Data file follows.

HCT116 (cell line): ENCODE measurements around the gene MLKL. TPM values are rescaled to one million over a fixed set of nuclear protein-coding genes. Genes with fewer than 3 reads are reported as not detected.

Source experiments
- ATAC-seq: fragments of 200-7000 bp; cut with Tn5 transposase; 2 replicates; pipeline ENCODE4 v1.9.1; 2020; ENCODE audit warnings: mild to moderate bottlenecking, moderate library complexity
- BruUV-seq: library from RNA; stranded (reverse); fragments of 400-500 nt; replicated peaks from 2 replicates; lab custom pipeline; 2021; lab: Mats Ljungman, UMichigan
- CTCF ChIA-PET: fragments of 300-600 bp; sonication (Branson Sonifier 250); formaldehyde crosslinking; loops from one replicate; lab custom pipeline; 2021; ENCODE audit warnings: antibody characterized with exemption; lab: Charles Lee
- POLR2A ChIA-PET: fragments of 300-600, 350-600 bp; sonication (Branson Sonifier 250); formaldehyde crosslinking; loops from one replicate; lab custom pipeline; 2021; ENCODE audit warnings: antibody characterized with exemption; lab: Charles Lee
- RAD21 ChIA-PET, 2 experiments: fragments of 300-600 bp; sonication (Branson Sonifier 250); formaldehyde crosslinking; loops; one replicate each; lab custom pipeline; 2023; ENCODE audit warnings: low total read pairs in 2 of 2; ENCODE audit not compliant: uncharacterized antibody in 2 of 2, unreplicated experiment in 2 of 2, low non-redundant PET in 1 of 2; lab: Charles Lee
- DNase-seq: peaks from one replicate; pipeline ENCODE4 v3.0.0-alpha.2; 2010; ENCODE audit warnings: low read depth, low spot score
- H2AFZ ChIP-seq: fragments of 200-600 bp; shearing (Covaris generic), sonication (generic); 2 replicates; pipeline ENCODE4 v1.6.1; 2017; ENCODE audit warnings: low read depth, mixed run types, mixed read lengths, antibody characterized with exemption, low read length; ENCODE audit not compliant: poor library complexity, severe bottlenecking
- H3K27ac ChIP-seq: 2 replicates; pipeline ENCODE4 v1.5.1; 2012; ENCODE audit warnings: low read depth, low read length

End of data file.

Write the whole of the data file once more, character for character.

HCT116 (cell line): ENCODE measurements around the gene MLKL. TPM values are rescaled to one million over a fixed set of nuclear protein-coding genes. Genes with fewer than 3 reads are reported as not detected.

Source experiments
- ATAC-seq: fragments of 200-7000 bp; cut with Tn5 transposase; 2 replicates; pipeline ENCODE4 v1.9.1; 2020; ENCODE audit warnings: mild to moderate bottlenecking, moderate library complexity
- BruUV-seq: library from RNA; stranded (reverse); fragments of 400-500 nt; replicated peaks from 2 replicates; lab custom pipeline; 2021; lab: Mats Ljungman, UMichigan
- CTCF ChIA-PET: fragments of 300-600 bp; sonication (Branson Sonifier 250); formaldehyde crosslinking; loops from one replicate; lab custom pipeline; 2021; ENCODE audit warnings: antibody characterized with exemption; lab: Charles Lee
- POLR2A ChIA-PET: fragments of 300-600, 350-600 bp; sonication (Branson Sonifier 250); formaldehyde crosslinking; loops from one replicate; lab custom pipeline; 2021; ENCODE audit warnings: antibody characterized with exemption; lab: Charles Lee
- RAD21 ChIA-PET, 2 experiments: fragments of 300-600 bp; sonication (Branson Sonifier 250); formaldehyde crosslinking; loops; one replicate each; lab custom pipeline; 2023; ENCODE audit warnings: low total read pairs in 2 of 2; ENCODE audit not compliant: uncharacterized antibody in 2 of 2, unreplicated experiment in 2 of 2, low non-redundant PET in 1 of 2; lab: Charles Lee
- DNase-seq: peaks from one replicate; pipeline ENCODE4 v3.0.0-alpha.2; 2010; ENCODE audit warnings: low read depth, low spot score
- H2AFZ ChIP-seq: fragments of 200-600 bp; shearing (Covaris generic), sonication (generic); 2 replicates; pipeline ENCODE4 v1.6.1; 2017; ENCODE audit warnings: low read depth, mixed run types, mixed read lengths, antibody characterized with exemption, low read length; ENCODE audit not compliant: poor library complexity, severe bottlenecking
- H3K27ac ChIP-seq: 2 replicates; pipeline ENCODE4 v1.5.1; 2012; ENCODE audit warnings: low read depth, low read length